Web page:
The second major adjustment we made was more esoteric: Face balance.
Since my stroke doesn’t involve a lot of ‘release,’ that is to say, the toe of the clubhead doesn’t pass the heel much when factoring out the natural arc of the swing path, a blade-style, heel-shafted putter like the one I’ve been using for two decades isn’t ideal.
But more than that, these kinds of putters are also typically heavier in the toe, since they’re designed to keep the club from closing too quickly. I don’t have that issue — my release would best be described as neutral, as you’ll see below.
As is often the case in golf, one mistake can lead to a negative chain reaction. Because my putter had more weight in the toe than it should, my natural, neutral release often left the clubhead open, frequently causing a right-side miss.
Knowing this on some level, I started to adjust, either by trying to turn the clubhead over through impact or — even worse — subconsciously aiming left in the apparent hope of ‘missing’ putts right and into the hole.
All of which leads to the ugliest slide Luke showed me.
Yikes. Nearly 4 degrees closed at setup! Luke assured me that he thought the aim issue would be alleviated by getting the proper fit in other categories.
One other minor adjustment Luke suggested was to make the lie angle of my putter-to-be a little more upright. I like to stand ‘tall’ to the ball at address, while my previous putter encouraged more of a bent-over approach. Hence, the toe of was always a little off the ground, which can also lead to aiming left.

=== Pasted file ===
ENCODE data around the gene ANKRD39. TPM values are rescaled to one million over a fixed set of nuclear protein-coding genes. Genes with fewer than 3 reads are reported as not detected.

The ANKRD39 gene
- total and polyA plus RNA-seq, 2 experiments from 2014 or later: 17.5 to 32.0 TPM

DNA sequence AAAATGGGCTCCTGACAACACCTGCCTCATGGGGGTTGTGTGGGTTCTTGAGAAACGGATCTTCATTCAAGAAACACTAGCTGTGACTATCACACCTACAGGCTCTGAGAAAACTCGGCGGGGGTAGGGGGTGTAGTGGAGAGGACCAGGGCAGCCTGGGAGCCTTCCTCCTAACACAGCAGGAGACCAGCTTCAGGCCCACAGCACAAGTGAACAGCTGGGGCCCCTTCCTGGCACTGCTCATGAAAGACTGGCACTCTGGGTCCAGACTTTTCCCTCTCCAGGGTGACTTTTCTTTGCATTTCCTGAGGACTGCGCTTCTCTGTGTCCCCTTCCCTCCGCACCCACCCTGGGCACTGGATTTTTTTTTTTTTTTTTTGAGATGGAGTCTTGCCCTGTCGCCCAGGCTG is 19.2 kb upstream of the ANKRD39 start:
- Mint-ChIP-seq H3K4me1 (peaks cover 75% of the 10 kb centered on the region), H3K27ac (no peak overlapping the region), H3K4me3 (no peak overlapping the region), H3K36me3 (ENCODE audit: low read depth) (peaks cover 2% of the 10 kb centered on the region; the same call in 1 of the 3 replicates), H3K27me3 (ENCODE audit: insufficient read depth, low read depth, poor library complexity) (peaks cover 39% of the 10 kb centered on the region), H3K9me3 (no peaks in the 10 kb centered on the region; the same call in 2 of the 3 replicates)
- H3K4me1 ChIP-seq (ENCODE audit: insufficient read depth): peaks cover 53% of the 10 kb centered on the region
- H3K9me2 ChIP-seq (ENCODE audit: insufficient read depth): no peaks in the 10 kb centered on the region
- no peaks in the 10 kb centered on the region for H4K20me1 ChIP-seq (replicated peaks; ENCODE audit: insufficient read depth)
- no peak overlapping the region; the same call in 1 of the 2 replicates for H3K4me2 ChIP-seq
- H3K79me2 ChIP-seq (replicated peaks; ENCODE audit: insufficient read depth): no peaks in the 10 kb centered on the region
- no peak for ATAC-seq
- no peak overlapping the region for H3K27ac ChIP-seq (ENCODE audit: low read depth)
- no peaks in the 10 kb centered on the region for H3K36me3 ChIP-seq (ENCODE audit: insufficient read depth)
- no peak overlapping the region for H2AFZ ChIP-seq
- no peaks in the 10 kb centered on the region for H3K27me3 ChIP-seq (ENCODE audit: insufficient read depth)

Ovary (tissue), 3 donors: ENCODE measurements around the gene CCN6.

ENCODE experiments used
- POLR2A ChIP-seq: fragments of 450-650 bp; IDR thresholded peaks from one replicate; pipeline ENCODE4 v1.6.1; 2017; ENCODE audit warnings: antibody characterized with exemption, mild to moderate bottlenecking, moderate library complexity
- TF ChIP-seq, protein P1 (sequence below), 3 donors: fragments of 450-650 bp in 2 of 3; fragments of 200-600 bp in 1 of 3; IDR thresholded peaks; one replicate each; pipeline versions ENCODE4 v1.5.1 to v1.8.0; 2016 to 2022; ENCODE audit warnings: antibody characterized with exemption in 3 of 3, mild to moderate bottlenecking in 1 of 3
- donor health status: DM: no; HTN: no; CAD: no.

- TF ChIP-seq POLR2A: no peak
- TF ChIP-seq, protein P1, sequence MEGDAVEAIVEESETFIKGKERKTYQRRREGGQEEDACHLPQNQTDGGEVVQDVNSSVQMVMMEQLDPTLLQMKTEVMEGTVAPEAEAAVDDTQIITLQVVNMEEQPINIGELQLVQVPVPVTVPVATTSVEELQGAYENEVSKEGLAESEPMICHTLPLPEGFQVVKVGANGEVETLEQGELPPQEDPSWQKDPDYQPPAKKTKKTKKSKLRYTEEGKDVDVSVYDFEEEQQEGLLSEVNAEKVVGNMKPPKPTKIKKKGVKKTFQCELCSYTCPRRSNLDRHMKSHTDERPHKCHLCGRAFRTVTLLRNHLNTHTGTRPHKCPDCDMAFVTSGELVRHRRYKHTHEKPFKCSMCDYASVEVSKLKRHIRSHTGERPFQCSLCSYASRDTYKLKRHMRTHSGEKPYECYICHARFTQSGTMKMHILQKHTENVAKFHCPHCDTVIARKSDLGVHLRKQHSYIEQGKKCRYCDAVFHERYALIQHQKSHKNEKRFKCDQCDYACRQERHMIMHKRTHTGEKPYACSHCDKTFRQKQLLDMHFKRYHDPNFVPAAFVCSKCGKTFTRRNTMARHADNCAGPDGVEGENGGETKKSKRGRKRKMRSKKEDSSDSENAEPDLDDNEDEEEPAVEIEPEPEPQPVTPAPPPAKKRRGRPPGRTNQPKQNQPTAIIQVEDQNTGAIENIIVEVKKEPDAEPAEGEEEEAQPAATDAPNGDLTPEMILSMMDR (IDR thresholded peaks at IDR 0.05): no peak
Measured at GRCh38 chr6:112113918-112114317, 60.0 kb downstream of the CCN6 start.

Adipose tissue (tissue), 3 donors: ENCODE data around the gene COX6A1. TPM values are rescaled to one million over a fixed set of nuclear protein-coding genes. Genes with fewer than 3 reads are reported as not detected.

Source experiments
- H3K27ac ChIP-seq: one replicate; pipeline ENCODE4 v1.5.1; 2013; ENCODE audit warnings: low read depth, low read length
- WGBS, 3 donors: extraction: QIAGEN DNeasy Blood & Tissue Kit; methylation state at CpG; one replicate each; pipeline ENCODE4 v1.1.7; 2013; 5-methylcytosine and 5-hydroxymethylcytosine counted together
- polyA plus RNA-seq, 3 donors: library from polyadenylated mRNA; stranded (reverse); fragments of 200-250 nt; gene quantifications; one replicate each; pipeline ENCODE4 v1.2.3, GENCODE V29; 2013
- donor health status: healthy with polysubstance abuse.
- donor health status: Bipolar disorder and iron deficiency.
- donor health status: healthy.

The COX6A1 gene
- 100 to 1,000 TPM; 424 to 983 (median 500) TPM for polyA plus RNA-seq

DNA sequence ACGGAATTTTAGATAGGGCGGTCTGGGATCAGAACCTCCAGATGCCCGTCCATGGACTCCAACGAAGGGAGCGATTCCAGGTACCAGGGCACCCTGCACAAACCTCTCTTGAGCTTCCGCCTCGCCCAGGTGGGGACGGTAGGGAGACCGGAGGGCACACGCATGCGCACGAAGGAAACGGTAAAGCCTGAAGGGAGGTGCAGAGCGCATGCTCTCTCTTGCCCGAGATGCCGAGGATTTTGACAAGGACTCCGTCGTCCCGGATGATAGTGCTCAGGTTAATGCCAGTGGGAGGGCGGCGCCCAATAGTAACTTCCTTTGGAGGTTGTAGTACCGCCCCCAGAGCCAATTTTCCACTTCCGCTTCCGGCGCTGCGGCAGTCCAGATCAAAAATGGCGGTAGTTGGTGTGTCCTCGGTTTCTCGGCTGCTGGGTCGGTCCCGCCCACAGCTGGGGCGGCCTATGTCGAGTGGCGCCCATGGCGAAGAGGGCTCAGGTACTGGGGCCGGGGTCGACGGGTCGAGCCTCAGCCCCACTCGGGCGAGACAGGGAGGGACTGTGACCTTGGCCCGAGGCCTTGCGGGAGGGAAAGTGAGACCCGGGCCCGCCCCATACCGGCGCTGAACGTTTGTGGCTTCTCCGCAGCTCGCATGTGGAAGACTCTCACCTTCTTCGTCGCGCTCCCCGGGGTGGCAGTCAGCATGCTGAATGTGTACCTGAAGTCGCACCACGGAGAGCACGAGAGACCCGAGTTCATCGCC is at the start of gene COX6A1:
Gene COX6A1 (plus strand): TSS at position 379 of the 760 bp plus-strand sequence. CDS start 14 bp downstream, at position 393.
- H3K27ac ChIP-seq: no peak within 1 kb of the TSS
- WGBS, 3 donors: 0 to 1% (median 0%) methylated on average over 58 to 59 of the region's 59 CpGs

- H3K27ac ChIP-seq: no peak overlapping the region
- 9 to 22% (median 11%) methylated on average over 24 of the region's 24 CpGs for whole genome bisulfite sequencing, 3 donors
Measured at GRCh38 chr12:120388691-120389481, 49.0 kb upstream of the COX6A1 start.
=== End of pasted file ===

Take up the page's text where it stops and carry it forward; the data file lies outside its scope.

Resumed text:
The next part of the fitting session was much more subjective. Luke produced four putters that were close to the specs he determined would be optimal for me. My task was simply to hit a boatload of putts to see which one fit my eye.
My choice boiled down to a no-frills, square-headed Evnroll design and a more modern mallet from custom-made giant PXG. Both were black with small white alignment lines. Can you tell I don’t like busy clubs?
I was leaning toward the Evnroll for a couple of minutes, but after 20 years using that buttery White Hot face insert, the rock-hard impact feel was difficult to embrace. Solid putter, but not for me.
So PXG it was! Easy to align, rolls ’em like a dream, feels soft but not too soft at impact.
In a few short weeks, the ridiculously-named Mini Gunboat will be my new gamer. I made five 15-footers in a row with the demo model just to reinforce the decision. Nice when that happens.
There’s no guarantee of results on the course, but my takeaway from the fitting experience at Club Champion was that the crack team of Luke and the launch monitor left little doubt about what the right specs were for me.
Of course, even during a scientific, data-driven process like this, there’s still plenty of room for those nebulous qualities of ‘feel’ and ‘look.’
But the most important part of the experience was the information — information I couldn’t get on my own. That’s the definition of a valuable service.
Best $100 I’ve spent on golf in a long while. Here’s to many more made putts this year.